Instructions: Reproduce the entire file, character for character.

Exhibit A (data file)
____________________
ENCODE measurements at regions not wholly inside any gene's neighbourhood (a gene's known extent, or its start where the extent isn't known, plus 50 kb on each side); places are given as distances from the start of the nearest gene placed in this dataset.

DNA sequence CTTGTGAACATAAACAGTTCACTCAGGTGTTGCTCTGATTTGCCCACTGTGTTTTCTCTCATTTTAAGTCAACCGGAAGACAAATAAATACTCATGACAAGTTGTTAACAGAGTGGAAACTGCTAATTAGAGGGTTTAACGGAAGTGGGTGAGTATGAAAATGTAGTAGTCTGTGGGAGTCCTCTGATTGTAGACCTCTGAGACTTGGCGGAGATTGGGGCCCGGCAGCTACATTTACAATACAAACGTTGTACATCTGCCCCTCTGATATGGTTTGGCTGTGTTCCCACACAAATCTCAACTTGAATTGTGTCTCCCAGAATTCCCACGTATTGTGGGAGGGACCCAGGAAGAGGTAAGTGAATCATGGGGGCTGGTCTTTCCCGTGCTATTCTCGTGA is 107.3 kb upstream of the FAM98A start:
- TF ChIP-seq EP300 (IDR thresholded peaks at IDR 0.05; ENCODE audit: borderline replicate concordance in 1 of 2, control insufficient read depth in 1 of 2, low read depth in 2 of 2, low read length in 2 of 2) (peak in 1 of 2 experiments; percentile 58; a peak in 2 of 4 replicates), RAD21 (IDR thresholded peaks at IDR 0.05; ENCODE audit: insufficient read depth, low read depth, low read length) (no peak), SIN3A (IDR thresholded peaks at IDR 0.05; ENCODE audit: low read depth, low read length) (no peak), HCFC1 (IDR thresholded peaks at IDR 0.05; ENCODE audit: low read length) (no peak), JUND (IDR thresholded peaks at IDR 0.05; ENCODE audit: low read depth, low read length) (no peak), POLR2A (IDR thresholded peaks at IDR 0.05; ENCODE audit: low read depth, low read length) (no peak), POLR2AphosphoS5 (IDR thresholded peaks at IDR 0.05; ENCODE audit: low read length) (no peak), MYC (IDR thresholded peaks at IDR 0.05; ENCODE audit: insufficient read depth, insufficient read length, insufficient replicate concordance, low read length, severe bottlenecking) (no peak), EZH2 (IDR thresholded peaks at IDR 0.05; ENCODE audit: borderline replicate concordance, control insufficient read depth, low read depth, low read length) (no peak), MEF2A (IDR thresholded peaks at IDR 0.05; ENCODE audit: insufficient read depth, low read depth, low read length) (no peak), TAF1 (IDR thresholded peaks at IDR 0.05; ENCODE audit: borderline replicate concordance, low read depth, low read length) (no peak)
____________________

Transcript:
ENCODE measurements at regions not wholly inside any gene's neighbourhood (a gene's known extent, or its start where the extent isn't known, plus 50 kb on each side); places are given as distances from the start of the nearest gene placed in this dataset.

DNA sequence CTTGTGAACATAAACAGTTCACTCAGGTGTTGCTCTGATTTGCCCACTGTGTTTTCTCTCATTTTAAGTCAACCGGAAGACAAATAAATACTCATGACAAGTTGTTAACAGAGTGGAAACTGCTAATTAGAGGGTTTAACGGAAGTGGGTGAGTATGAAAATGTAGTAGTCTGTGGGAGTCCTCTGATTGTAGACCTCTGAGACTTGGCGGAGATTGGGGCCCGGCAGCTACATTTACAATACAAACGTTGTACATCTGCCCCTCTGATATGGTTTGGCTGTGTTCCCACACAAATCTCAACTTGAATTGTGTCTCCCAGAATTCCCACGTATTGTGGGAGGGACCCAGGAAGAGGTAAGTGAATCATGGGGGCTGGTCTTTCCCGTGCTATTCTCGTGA is 107.3 kb upstream of the FAM98A start:
- TF ChIP-seq EP300 (IDR thresholded peaks at IDR 0.05; ENCODE audit: borderline replicate concordance in 1 of 2, control insufficient read depth in 1 of 2, low read depth in 2 of 2, low read length in 2 of 2) (peak in 1 of 2 experiments; percentile 58; a peak in 2 of 4 replicates), RAD21 (IDR thresholded peaks at IDR 0.05; ENCODE audit: insufficient read depth, low read depth, low read length) (no peak), SIN3A (IDR thresholded peaks at IDR 0.05; ENCODE audit: low read depth, low read length) (no peak), HCFC1 (IDR thresholded peaks at IDR 0.05; ENCODE audit: low read length) (no peak), JUND (IDR thresholded peaks at IDR 0.05; ENCODE audit: low read depth, low read length) (no peak), POLR2A (IDR thresholded peaks at IDR 0.05; ENCODE audit: low read depth, low read length) (no peak), POLR2AphosphoS5 (IDR thresholded peaks at IDR 0.05; ENCODE audit: low read length) (no peak), MYC (IDR thresholded peaks at IDR 0.05; ENCODE audit: insufficient read depth, insufficient read length, insufficient replicate concordance, low read length, severe bottlenecking) (no peak), EZH2 (IDR thresholded peaks at IDR 0.05; ENCODE audit: borderline replicate concordance, control insufficient read depth, low read depth, low read length) (no peak), MEF2A (IDR thresholded peaks at IDR 0.05; ENCODE audit: insufficient read depth, low read depth, low read length) (no peak), TAF1 (IDR thresholded peaks at IDR 0.05; ENCODE audit: borderline replicate concordance, low read depth, low read length) (no peak)